Today is the fourth anniversary of Apple co-founder Steve Jobs’ passing, and as has become tradition on October 4, some of his closest co-workers are sharing their fondest memories of what it was like working alongside him.
Tim Cook, Phil Schiller, Eddy Cue, Andrea Jung and Bud Tribble all shared short essays with Apple employees this morning on the company’s intranet. To commemorate Jobs’ legacy, Tim Cook told employees in an email to stop older executives today and ask what Jobs was really like.
With controversial movie Steve Jobs set for release later this month, Jobs’ co-workers’ essays provide a look at aspects of the visionary Apple CEO’s personality that those who only knew him through the public eye probably missed.
Here’s what Jobs’ friends had to say about working with him:
Phil Schiller on chilling with Steve before keynotes:
There were so many good times. We would be sitting backstage during the shows in darkness behind a giant wall and on the other side of the wall was an audience, anything from a thousand to six thousand people. We’re watching this huge screen projected in reverse and you know every slide, every video, every demo, and we’re just waiting. And then you’ll hear the applause of the cheer. You just get filled with so much happiness and pride — about all this work for months that came to this moment. We would be back there with Steve and he’s feeling the same thing. And that fuels us through the whole show. Those were always great shared moments with Steve.
Bud Tribble recalls building the Mac with Steve:
Steve was not a lecturer. If he really wanted to impart or teach you something, he would show you. In 1981, just when the original Mac team had formed — there were maybe a dozen people — we were still trying to figure out what we were building. What should it be? What should it do? What should it look like? And Steve came in one day and said, “We’re going to go on a field trip.” And we all thought it would be some team-building exercise. Then he said, “We’re going to San Francisco to the de Young museum. They have a Louis Comfort Tiffany exhibit and we’re going to just spend the whole day there, looking at what this guy did.”
It turned out to be an incredibly good lesson and it set the tone for the Mac group. The electric light had been invented and Thomas Edison wanted to have not just a burning bulb, but a beautiful thing. He convinced Tiffany, and artist, to make lamps. Tiffany used glass and chemistry and metallurgy to build art that was very useful to control light.
Andrea Jung talks about Jobs’ caring side:
As a CEO, you have good days and bad days, and I remember I had a bad press day. Steve was a true friend — he called me on the phone and said, “Just ignore it. It’s hard but I’ve learned to. If you don’t fail, you’re not trying. Some of the world’s biggest successes come from learning from mistakes. Keep moving forward.” He was thoughtful and caring. That’s the Steve I knew. Those little touches.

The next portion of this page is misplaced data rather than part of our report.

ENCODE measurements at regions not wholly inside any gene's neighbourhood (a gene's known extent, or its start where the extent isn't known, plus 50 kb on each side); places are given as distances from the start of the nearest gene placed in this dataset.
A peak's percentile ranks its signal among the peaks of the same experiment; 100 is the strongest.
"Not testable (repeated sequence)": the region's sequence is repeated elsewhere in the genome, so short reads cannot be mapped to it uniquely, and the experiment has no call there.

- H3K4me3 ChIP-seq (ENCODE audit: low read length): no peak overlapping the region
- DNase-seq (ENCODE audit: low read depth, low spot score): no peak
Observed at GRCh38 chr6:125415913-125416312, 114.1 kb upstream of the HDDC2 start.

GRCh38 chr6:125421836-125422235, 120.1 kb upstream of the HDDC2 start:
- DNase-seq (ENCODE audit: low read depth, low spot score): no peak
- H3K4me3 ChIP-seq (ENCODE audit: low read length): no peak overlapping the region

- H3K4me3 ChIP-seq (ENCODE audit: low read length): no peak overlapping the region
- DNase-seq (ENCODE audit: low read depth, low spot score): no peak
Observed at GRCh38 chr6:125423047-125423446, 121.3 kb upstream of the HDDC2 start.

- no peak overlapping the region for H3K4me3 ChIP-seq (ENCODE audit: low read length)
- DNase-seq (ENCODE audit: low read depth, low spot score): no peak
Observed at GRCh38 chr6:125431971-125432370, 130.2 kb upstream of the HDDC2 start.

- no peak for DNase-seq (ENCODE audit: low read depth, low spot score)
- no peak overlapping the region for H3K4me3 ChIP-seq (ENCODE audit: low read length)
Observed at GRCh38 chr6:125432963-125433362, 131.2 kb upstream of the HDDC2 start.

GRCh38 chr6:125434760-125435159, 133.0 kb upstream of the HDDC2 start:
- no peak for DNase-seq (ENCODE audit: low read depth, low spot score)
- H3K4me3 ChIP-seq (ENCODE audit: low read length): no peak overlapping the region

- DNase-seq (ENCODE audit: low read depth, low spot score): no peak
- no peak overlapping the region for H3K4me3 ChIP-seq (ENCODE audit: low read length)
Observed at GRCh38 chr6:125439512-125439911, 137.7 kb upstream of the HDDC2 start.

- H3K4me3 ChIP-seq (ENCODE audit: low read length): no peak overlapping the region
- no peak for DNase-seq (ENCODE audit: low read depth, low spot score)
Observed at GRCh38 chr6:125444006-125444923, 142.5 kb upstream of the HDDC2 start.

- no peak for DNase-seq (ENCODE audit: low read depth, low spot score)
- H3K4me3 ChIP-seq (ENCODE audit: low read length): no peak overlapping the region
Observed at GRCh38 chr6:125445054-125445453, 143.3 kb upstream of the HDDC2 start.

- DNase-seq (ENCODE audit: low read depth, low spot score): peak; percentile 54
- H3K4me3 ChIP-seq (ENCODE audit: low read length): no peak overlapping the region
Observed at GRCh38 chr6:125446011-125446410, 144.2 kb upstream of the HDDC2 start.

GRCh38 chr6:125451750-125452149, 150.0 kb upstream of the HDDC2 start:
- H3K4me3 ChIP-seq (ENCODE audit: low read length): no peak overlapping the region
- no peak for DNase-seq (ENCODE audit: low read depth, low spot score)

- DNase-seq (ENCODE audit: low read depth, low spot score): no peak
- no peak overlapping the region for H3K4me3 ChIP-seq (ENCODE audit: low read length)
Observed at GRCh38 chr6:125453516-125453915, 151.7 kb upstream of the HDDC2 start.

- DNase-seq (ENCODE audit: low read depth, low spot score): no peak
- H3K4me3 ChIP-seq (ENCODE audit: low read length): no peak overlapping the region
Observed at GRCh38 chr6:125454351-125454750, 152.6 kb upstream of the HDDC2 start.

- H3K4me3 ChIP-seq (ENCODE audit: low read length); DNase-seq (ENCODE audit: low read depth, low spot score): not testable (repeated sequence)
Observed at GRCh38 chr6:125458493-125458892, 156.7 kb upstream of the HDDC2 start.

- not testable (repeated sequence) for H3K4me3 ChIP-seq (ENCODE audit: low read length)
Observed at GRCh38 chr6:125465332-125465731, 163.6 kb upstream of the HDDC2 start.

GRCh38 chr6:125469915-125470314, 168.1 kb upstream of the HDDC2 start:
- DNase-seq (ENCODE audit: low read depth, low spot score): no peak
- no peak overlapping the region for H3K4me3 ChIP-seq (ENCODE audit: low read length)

Eddy Cue on how Steve Jobs was like family:
Working with him, I always felt that there was a personal connection. It wasn’t just work. And in a way, sometimes he was a brother; sometimes he was a father figure, depending on what it was. But it was a family member nonetheless. And it was somebody you didn’t want to disappoint. I’ve never felt that way about anybody else that I’ve worked with. You feel that way about your family. You don’t want to disappoint your dad, you may not want to disappoint your brother or your kids or your wife. But you generally don’t feel that way about your boss, per se. There was a different feeling. He had that. And I think that’s part of the personal touch of the relationship that at least I felt I had with him around it.
That was the person he was, the person I knew. There were obviously times we disagreed, fought, and other things — like any relationship has. But he was a person who really cared.
Tim Cook’s post about Steve’s compassion:
In February of 2009, Steve was on a leave of absence from Apple and spending his time at his home. I would drop by after work and discuss many things with him. He was waiting for a liver transplant and his health seemed to be rapidly deteriorating. One day in particular, he seemed especially ill and I left feeling so distraught that I threw up in his yard.
I was worried he would not live long enough to reach the top of the waiting list for a cadaver liver. After checking out my own health and researching living donor liver transplants, I visited Steve again and told him I wanted to give him a portion of my liver. Despite his condition and the uncertainty of whether he would live long enough to be at the top of the waiting list, he adamantly refused to accept my offer for fear it would place my own health in jeopardy.
That was the kind of person he was. He was unselfish in the face of his own mortality. Even when his outlook was bleak and he had every right to accept help, he refused, rather than put a friend’s health at risk. He put his compassion for me about his own needs, and I will never forget it.